You were born on this day in 1918. You would be 93. Thank you for your legacy of love, laughter and eating the impossible for breakfast. Thank you for continuing to write, against all odds, and for being such a powerful mentor to those who were moved by your work and your process.
Thank you for showing me the way, just by being you.
We are celebrating your birthday with the launch of your brand new website, where we hope both new and old fans will get to visit and celebrate you too. Countless of people will be celebrating the 50th anniversary of A Wrinkle in Time in February: you are remembered, you are loved.
You have been a beacon of hope and an inspiration to many - not just writers, but all kinds of artists, scientists, mathematicians. Many of us spend much of our youth folding ourselves up into pretzels, trying to please others and to conform to our ideas of what our family, friends, society want us to be. We are afraid of not being loved. You have helped us come into our own.
“On Camazotz we are all happy because we are all alike. Differences create problems. You know that, don’t you, dear sister?”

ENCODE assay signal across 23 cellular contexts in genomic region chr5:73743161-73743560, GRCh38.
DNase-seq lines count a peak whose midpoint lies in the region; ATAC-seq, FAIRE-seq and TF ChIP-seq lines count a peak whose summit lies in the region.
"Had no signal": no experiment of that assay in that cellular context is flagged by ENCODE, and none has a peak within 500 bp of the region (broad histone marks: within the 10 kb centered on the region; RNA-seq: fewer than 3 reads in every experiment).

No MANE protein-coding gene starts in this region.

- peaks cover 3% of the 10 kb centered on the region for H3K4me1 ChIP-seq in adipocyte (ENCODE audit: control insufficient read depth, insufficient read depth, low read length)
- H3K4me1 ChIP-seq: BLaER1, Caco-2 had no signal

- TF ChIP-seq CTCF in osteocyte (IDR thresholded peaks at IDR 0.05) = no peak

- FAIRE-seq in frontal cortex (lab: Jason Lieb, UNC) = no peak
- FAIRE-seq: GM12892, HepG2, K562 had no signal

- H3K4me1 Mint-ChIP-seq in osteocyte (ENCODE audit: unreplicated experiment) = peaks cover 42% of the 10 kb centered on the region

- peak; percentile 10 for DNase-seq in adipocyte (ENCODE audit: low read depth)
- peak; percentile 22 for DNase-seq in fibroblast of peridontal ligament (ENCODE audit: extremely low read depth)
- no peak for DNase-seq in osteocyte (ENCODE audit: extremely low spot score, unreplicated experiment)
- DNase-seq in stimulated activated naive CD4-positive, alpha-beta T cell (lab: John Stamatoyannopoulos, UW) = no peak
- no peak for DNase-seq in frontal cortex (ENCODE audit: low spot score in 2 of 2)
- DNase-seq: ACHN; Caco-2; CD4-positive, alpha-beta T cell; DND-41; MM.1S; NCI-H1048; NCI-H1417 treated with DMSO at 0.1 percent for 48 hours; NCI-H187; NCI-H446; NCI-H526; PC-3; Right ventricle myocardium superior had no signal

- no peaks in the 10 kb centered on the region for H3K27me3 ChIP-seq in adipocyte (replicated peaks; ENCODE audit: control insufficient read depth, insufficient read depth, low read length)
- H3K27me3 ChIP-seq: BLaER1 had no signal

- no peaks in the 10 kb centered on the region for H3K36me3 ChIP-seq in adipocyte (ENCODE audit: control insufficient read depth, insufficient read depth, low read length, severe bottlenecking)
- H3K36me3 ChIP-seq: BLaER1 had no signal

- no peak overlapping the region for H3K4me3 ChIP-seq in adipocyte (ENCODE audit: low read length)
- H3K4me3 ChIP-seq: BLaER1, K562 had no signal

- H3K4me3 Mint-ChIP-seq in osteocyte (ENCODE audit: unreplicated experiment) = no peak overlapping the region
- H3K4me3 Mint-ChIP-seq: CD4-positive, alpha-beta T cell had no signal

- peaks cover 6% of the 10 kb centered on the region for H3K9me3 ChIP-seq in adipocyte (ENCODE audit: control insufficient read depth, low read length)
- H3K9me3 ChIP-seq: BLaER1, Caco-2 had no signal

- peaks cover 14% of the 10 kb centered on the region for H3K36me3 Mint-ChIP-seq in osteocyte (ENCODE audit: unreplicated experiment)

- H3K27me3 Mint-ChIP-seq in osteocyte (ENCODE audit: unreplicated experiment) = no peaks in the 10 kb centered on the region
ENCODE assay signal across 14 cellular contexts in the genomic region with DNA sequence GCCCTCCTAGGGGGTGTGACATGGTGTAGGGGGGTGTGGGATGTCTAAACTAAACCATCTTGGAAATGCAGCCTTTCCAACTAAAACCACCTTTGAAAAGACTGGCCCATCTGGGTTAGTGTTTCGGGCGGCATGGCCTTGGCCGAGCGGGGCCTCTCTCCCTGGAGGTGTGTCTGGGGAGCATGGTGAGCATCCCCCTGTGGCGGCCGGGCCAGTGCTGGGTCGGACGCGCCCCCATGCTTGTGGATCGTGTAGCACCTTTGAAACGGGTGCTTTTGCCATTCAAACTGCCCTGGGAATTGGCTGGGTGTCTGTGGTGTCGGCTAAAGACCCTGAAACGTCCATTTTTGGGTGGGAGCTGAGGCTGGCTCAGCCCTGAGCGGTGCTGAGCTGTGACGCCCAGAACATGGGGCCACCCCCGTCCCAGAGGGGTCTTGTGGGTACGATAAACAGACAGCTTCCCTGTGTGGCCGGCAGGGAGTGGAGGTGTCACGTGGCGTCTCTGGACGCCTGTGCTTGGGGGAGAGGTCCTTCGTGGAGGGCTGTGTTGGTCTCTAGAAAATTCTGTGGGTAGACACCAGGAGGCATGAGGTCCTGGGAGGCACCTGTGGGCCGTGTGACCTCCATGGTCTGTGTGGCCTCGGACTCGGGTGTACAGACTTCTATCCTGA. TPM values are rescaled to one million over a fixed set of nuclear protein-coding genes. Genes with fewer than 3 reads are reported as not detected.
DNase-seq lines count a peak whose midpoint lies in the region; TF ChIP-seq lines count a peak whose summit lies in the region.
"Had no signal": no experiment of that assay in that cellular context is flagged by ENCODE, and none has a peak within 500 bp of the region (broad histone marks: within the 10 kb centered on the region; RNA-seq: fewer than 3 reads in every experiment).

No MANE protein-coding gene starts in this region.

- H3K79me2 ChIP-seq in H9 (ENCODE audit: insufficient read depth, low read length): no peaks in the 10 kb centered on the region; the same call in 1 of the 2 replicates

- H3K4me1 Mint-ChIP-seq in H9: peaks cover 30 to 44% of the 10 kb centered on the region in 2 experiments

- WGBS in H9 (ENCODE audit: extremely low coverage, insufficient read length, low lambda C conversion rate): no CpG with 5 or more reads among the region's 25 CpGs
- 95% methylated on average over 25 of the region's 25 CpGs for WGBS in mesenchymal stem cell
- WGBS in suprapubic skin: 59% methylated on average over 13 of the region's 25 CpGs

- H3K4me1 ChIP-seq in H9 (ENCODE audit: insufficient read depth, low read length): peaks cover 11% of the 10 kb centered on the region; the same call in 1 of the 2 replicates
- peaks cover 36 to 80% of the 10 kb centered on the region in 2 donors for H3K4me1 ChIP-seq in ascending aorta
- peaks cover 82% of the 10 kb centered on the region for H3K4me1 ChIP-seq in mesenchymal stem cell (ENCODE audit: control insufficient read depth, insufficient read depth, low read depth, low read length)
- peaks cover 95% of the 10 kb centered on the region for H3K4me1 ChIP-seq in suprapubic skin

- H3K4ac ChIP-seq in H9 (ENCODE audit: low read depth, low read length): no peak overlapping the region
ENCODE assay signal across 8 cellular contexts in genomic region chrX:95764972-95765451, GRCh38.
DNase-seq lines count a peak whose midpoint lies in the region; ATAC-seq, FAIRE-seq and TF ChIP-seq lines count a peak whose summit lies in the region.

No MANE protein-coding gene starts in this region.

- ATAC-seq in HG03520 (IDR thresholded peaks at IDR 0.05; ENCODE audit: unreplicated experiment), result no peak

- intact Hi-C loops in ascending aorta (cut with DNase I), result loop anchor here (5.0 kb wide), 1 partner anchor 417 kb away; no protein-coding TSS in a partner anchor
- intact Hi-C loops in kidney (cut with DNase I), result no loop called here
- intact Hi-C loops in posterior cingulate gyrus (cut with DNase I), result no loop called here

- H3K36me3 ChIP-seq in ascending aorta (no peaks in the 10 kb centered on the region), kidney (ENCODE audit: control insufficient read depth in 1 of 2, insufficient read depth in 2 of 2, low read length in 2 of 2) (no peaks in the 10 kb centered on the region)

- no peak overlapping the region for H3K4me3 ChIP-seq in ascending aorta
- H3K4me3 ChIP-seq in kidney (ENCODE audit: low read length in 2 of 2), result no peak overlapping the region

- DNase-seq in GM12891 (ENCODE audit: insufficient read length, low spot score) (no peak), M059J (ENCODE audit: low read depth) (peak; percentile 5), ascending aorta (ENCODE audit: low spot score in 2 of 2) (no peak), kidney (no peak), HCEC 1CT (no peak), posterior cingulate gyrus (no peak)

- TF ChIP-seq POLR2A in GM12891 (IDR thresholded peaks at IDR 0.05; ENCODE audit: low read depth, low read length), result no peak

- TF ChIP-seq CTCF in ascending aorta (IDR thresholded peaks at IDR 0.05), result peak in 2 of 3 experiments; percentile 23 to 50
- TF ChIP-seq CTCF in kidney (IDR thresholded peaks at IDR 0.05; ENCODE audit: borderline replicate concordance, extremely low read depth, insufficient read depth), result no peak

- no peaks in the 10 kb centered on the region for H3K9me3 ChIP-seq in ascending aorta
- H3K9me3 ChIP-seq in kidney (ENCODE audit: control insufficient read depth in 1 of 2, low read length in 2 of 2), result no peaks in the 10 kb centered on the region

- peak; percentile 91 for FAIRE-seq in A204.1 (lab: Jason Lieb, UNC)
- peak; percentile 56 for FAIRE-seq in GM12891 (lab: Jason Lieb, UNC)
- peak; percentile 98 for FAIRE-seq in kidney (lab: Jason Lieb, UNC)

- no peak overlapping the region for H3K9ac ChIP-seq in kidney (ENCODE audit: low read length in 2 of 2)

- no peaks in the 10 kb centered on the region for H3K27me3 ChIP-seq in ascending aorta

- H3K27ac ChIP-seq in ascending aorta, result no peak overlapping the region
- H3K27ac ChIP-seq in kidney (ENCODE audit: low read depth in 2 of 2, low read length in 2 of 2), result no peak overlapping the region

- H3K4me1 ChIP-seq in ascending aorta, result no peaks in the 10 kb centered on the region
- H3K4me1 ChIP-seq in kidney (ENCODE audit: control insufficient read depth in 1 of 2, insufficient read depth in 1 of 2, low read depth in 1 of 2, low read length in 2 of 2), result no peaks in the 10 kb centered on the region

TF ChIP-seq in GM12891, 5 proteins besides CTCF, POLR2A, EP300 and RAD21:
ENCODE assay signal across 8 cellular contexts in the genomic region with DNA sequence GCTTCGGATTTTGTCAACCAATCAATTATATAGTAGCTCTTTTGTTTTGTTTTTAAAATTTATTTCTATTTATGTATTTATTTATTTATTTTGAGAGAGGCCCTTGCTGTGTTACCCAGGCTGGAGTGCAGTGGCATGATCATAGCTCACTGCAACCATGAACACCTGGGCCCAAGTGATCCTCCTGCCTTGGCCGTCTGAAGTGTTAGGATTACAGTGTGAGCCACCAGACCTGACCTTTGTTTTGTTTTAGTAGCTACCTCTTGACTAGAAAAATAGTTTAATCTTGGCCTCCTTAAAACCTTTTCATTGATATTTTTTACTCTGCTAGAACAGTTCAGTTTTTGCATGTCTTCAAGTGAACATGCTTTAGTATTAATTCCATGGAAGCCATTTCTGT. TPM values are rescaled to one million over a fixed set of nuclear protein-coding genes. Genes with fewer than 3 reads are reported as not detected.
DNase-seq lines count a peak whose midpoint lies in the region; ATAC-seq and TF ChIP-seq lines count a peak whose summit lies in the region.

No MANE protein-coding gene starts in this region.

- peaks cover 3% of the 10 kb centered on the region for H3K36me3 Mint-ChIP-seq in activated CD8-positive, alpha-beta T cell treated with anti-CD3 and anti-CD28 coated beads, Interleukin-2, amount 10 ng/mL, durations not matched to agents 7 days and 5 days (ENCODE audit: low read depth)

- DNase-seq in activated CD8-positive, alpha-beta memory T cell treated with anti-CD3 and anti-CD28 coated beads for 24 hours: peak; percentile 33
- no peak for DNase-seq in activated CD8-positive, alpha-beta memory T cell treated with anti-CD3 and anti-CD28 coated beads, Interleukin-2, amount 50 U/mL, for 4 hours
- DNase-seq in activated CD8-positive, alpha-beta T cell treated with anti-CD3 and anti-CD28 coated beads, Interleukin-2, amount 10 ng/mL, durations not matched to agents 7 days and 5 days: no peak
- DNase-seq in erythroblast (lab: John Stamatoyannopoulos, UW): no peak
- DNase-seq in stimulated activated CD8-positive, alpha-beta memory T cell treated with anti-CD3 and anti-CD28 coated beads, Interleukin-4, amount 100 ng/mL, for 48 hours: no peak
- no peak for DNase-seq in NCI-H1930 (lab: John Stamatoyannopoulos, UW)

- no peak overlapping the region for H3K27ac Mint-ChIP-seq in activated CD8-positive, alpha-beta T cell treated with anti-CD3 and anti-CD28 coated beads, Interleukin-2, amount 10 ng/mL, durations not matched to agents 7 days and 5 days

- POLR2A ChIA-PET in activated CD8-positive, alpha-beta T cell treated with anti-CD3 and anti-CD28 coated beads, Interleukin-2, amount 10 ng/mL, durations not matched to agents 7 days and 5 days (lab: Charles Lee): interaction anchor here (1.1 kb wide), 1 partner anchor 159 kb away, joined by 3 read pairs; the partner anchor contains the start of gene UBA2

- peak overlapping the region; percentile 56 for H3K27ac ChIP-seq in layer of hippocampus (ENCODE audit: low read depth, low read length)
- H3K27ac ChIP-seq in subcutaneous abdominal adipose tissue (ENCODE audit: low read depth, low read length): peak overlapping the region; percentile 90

“No,” Meg said.
“Oh, yes, you do. You’ve seen at home how true it is. You know that’s the reason you’re not happy at school. Because you’re different.”
“I’m different, and I’m happy.” Calvin said.
“But you pretend that you aren’t different.”
“I’m different, and I like being different.” Calvin’s voice was unnaturally loud.
“Maybe I don’t like being different,” Meg said, “but I don’t want to be like everybody else either.”
Thank you for inspiring me to be my own writer, and not try to channel somebody I can't be. And to mentor other young writers, to show them that "originality" is finding their own authentic voice. To pay it forward.
“Who have our fighters been?” Calvin asked.
“Oh, you must know them, dear,” Mrs Whatsit said.
Mrs. Who’s spectacles Shone out at them triumphantly, “And the light shineth in darkness, and the darkness comprehended it not.”
“Jesus!” Charles Wallace said. “Why of course, Jesus!”
“Of course!” Mrs Whatsit said. “Go on, Charles, love. There were others. All your great artists. They’ve been lights for us to see by.”
“Leonardo da Vinci?” Calvin suggested tentatively. “And Michelangelo?”
“And Shakespeare,” Charles Wallace called out, “And Bach! And Pasteur, and Madame Curie, and Einstein!”
Now Calvin’s voice rang out with confidence. “And Schweitzer, and Ghandi, and Buddha and Beethoven, and Rembrandt and St.Francis!”
Thank you for teaching us that we can be fighters too by embracing our authenticity, our creativity, our gifts; that we can fight darkness just as well as anybody else; that we can be the heroes and heroines of our own lives.
xoxoxo I miss you, and I love you more-than-tongue-can-tell.